but it helps get many books back to the
owner when the books are left in 'the
chssroom and picked up by custodians,
he Slid.
City council candidates
debate issues in Union
By Mary Jo Pitzl
Nearing the home stretch before Tues
day's city general election, city council
candidates came to the UNL campus
Thursday afternoon to discuss election
issues with students.
Plagued by microphone difficulties,
the two-hour debate in the Nebraska Union
Main Lounge drew about 35 students. The
debate was sponsored by ASUN's Gov- ,
ernment Liaison Committee (GLC).
Following self-introductions, the six
candidates responded to questions from a
three-member panel representing city,
county and university governments. The
city council hopefuls then fielded
questions from the student audience.
City council candidates include T. R.
Allan, Joseph Hampton, Leo Scherer and
Dorothy Walker and incumbents Sue
Bailey and John Robinson.
. Debate topics ranged frorrj Unimport
ance of Lincoln 's ' downtown cen ter to
energy conservation.
Housing discussed
ASUN president Greg Johnson asked for
the candidates' opinions on Lincoln
apartment conditions and availability, ex
plaining this housing issue is of major con
cern to UNL students.
Several candidates offered little hope to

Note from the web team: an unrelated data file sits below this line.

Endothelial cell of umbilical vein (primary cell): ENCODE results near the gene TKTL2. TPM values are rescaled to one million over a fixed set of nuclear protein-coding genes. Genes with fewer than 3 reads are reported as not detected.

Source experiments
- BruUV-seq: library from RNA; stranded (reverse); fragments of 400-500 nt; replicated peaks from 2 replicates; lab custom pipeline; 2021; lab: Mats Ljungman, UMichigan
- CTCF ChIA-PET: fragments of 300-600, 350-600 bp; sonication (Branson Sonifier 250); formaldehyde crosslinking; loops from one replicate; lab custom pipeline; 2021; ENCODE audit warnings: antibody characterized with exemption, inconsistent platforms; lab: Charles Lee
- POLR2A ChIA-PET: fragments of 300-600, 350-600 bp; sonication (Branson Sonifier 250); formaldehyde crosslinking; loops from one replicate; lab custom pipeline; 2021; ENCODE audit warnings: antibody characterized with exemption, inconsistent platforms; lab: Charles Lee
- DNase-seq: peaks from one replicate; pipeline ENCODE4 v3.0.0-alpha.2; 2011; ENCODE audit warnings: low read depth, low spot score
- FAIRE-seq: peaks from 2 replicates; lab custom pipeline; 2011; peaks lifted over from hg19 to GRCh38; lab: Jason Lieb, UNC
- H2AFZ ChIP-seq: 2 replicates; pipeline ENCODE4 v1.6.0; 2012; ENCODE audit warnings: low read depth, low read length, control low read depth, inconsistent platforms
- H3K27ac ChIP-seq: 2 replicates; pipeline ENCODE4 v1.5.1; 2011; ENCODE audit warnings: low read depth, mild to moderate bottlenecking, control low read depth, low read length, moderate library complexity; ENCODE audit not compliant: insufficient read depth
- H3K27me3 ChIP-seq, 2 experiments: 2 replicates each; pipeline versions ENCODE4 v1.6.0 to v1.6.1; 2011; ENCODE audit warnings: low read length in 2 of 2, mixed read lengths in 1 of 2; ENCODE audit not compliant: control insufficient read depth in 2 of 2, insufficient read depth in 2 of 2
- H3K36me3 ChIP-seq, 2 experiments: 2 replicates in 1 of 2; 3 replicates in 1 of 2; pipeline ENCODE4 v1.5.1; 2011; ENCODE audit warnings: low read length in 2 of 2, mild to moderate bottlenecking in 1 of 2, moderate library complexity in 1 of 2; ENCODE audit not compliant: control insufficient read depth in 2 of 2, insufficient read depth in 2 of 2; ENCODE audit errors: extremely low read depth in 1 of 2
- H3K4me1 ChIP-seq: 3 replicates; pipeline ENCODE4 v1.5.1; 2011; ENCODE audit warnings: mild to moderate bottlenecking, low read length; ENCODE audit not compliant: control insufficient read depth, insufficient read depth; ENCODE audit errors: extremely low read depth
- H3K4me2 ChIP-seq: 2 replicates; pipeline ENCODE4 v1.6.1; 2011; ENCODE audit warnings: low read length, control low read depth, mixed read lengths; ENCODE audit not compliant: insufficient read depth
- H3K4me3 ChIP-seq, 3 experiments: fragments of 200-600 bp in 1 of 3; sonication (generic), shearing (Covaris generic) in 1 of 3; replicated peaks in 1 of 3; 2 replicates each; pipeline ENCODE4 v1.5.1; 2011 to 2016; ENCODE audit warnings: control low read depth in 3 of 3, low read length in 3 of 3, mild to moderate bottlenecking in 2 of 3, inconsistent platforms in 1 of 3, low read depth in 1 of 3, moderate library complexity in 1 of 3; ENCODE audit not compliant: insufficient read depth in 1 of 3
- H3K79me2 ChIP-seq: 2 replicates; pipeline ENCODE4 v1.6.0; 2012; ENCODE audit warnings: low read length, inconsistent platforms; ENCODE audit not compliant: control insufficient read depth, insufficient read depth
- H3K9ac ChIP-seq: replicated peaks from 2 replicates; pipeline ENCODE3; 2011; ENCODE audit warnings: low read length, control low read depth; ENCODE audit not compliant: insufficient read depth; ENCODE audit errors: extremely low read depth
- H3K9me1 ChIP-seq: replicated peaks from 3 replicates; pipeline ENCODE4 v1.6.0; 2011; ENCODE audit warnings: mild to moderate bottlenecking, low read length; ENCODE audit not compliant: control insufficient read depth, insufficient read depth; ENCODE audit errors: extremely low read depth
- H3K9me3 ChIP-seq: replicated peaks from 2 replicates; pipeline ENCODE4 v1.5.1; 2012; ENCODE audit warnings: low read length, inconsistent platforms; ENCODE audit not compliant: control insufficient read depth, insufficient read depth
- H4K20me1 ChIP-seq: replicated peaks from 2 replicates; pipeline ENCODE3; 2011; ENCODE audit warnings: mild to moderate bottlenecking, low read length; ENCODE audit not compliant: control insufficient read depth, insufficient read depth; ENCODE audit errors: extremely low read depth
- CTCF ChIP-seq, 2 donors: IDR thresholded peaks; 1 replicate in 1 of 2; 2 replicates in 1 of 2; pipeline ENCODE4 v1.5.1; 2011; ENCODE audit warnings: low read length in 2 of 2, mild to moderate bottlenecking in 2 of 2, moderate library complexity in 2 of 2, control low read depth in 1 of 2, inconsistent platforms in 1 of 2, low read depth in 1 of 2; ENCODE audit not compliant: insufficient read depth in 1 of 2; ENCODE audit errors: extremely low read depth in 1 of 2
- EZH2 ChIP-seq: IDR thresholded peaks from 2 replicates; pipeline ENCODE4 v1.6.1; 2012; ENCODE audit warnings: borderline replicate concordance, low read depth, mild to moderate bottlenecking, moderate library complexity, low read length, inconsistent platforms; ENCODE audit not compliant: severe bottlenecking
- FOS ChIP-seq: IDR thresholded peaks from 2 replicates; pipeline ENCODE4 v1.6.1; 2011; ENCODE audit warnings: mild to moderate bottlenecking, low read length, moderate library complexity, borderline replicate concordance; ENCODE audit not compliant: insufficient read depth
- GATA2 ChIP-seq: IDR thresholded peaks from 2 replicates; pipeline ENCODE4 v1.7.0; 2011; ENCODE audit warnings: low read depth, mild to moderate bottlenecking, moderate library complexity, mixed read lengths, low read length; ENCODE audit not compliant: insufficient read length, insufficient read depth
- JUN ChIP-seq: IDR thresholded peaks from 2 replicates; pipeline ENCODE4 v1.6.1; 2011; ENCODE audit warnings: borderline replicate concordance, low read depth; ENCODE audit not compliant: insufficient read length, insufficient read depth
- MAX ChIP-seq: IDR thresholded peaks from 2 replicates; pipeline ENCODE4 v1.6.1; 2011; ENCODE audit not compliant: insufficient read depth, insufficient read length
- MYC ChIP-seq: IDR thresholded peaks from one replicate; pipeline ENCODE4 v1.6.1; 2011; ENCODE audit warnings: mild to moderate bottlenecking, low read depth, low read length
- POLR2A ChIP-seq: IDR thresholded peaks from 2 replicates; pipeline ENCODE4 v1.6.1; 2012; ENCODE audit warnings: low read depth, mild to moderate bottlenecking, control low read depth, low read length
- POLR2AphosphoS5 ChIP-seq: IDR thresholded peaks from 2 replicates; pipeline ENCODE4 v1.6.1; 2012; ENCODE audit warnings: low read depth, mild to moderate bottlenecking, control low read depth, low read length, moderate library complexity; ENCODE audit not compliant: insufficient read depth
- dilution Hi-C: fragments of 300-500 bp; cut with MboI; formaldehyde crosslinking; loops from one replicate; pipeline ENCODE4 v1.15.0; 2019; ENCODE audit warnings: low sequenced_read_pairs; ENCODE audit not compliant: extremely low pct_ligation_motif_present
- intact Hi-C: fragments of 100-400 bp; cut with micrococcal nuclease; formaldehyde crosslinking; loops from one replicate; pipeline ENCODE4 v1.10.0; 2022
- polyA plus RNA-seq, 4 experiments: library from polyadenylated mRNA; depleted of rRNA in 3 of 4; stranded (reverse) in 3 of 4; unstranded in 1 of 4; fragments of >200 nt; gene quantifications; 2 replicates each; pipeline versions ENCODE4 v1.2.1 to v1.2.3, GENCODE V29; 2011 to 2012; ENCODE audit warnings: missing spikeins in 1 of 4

remedy the current situation.
"It's doubtful if the apartment dilemma
will be solved until demand decreases,"
incumbent Bailey said. She said the city is
responsible for supplying tax dollars to
support housing, and "we have not yet
seen the support to do it."
Allan admitted that there is a deficient
amount of apartments in the city, but
building additional housing entails high
cost. He recommended that the city apply
for federal loans to alleviate the high build
ing expense.
"The burden lies on the university to
provide off-campus housing for students,"
Robinson said. Acknowledging such action
is currently impossible, Robinson encour
aged students to work for this goal and to
pressure the NU Board of Regents for help.
Robinson also said it is important. for
students to understand Lincoln zoning
policy. Many areas of Lincoln will be re
zoned this year and Robinson said this will
affect students as Lincoln residents.
Support downtown
Candidates unanimously voiced support
for a strong downtown center.
Scherer said the downtown plays a vital
role to the city, especially with the uni
versity located so close.
Calling the Lincoln downtown core the
"hub of culture and the tax base for the
city," Hampton said the city must do a
thorough job in developing the down
town area.
"Let's not do it half way. Let's make it